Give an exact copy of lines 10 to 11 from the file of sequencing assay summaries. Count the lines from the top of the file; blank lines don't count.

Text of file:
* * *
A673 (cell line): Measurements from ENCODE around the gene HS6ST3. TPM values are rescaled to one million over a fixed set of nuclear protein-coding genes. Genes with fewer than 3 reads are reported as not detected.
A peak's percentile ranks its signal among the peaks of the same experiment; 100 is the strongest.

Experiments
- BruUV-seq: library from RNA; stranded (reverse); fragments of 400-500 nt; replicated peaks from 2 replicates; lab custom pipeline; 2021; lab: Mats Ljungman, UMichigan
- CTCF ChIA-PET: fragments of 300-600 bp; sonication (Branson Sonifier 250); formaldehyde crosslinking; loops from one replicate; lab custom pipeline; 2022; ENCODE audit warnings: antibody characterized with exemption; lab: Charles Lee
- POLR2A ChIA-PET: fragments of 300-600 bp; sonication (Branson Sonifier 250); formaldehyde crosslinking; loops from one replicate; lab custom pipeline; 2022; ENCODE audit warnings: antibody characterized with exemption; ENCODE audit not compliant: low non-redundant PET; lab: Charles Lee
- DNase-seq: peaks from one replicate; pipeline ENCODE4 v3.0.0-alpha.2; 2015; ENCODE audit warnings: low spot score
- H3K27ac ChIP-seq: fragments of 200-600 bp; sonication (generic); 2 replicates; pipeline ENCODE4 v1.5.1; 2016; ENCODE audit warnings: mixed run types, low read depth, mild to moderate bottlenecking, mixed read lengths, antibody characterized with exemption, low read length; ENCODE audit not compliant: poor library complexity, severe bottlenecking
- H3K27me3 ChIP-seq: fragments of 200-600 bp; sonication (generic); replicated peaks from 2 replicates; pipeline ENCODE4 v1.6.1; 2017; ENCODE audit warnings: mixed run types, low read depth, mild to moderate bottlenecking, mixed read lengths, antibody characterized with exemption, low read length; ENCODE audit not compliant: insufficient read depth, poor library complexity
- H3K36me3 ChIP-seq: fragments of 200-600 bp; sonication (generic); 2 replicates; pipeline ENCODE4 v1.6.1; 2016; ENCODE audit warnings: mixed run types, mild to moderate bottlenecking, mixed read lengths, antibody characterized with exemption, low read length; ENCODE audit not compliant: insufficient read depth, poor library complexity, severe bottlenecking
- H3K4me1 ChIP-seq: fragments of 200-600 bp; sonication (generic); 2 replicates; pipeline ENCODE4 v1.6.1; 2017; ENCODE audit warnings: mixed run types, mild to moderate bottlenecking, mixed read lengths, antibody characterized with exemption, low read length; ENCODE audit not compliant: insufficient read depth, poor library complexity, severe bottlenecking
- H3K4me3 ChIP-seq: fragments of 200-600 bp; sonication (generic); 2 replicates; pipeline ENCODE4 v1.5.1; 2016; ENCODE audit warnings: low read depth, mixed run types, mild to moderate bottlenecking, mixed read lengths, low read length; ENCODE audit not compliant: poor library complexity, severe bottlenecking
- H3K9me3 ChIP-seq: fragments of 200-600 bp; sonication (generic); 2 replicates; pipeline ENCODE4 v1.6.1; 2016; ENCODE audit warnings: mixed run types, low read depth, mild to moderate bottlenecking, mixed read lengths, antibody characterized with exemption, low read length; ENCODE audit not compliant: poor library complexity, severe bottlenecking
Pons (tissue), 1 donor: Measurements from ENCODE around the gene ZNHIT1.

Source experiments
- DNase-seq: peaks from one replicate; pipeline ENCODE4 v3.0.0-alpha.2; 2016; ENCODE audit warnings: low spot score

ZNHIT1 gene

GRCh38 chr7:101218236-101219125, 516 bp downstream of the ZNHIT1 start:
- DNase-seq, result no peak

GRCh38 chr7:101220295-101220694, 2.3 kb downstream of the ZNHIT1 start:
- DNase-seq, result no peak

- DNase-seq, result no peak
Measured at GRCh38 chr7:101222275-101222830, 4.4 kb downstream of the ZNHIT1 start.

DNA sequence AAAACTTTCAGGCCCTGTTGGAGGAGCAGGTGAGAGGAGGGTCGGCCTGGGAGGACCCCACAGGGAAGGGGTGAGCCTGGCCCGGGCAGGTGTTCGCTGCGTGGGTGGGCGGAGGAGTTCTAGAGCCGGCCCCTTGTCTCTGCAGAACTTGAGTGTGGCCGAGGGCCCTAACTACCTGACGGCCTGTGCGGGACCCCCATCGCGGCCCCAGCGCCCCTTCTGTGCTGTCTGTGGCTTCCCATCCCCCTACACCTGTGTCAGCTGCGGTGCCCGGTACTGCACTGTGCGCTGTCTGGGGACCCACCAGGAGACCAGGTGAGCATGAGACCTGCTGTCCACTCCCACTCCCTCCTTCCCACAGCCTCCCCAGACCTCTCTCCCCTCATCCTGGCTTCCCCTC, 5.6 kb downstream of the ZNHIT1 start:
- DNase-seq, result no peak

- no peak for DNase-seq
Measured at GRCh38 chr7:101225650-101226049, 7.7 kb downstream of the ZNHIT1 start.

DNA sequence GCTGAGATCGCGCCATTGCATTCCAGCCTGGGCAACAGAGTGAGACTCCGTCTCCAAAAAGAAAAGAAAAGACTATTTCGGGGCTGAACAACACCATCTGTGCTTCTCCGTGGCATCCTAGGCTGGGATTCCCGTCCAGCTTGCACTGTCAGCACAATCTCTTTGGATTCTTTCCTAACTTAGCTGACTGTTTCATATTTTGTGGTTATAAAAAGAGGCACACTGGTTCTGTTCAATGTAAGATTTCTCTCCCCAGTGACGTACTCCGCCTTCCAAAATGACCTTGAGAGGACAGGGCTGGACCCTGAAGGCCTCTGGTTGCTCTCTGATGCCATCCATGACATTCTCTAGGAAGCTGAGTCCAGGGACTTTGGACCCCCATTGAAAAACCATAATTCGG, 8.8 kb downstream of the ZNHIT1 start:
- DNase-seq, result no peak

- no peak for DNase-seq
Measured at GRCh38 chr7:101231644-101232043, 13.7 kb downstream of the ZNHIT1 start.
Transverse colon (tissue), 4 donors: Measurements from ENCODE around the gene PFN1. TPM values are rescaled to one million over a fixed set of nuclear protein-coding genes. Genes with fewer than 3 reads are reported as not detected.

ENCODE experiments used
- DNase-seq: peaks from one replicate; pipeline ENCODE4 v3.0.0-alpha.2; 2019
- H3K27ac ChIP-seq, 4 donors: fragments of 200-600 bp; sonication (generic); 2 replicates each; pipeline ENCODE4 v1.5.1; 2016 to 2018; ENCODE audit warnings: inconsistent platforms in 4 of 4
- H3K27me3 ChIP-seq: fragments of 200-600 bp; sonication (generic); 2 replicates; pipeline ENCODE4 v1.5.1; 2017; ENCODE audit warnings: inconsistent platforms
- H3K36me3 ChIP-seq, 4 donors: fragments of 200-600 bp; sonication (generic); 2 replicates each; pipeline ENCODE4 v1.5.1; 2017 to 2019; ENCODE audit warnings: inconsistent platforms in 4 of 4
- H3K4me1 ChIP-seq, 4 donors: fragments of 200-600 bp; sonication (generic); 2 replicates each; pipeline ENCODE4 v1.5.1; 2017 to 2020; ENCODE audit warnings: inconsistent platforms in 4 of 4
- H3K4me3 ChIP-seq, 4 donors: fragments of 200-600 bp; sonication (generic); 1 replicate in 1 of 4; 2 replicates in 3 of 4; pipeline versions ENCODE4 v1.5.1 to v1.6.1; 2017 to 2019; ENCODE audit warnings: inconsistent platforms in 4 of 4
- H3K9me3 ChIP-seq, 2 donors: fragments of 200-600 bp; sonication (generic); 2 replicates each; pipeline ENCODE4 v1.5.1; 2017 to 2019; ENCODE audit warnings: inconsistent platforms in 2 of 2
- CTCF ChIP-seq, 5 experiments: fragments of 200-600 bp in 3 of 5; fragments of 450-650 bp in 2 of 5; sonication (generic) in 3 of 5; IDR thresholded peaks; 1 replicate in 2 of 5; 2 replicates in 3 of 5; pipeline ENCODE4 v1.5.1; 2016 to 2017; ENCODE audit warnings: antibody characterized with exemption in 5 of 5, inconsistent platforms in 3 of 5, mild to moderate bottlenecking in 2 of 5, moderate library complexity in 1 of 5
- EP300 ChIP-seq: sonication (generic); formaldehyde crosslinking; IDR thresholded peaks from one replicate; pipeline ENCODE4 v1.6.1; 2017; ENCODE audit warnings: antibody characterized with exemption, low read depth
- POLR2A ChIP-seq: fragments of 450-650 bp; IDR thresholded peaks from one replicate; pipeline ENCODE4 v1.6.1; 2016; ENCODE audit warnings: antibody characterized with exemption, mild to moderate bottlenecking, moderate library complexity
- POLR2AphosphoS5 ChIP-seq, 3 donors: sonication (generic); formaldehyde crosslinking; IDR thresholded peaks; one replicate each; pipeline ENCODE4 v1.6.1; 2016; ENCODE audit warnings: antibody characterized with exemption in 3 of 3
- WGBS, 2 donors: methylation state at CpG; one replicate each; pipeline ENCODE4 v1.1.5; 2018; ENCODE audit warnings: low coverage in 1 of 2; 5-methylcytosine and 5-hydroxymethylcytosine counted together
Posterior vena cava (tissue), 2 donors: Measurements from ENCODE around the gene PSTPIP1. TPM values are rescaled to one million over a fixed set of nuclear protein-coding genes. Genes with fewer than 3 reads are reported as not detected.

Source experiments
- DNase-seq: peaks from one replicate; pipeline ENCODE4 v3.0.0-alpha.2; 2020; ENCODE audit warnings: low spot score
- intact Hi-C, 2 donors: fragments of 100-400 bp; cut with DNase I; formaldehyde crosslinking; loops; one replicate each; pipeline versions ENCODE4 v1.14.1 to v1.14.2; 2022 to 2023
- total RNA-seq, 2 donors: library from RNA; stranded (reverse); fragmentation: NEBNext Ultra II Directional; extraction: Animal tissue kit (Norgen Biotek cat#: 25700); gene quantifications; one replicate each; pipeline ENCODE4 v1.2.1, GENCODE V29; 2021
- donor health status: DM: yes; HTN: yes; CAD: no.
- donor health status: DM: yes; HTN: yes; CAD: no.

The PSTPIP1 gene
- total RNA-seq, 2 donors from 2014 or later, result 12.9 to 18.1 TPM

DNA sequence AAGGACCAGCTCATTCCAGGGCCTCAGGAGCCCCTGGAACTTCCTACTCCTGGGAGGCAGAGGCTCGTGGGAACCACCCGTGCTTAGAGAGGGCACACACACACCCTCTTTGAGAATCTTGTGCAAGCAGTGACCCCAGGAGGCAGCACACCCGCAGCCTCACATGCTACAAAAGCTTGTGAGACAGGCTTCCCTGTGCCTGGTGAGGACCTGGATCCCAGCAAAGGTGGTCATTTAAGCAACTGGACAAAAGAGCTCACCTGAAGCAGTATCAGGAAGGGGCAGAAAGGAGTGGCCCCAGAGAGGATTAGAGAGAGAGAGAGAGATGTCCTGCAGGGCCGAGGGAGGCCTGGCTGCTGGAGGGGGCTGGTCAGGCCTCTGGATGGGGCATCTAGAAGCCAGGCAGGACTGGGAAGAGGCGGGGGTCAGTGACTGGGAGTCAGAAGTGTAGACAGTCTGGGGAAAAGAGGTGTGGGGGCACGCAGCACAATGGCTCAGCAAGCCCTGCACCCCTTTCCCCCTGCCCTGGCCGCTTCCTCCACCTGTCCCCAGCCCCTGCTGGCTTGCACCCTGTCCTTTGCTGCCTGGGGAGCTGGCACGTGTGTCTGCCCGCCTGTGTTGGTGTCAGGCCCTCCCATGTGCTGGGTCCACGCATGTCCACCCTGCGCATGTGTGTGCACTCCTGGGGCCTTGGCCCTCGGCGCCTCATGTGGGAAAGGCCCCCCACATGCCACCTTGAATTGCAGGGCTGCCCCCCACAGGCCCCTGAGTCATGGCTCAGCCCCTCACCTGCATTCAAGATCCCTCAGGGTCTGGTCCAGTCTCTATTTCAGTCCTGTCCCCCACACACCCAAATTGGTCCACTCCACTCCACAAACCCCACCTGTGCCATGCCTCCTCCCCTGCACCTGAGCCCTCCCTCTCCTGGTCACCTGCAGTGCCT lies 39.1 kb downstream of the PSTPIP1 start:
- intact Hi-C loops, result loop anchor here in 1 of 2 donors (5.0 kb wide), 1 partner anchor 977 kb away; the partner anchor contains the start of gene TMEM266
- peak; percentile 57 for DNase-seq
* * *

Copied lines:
- H3K36me3 ChIP-seq: fragments of 200-600 bp; sonication (generic); 2 replicates; pipeline ENCODE4 v1.6.1; 2016; ENCODE audit warnings: mixed run types, mild to moderate bottlenecking, mixed read lengths, antibody characterized with exemption, low read length; ENCODE audit not compliant: insufficient read depth, poor library complexity, severe bottlenecking
- H3K4me1 ChIP-seq: fragments of 200-600 bp; sonication (generic); 2 replicates; pipeline ENCODE4 v1.6.1; 2017; ENCODE audit warnings: mixed run types, mild to moderate bottlenecking, mixed read lengths, antibody characterized with exemption, low read length; ENCODE audit not compliant: insufficient read depth, poor library complexity, severe bottlenecking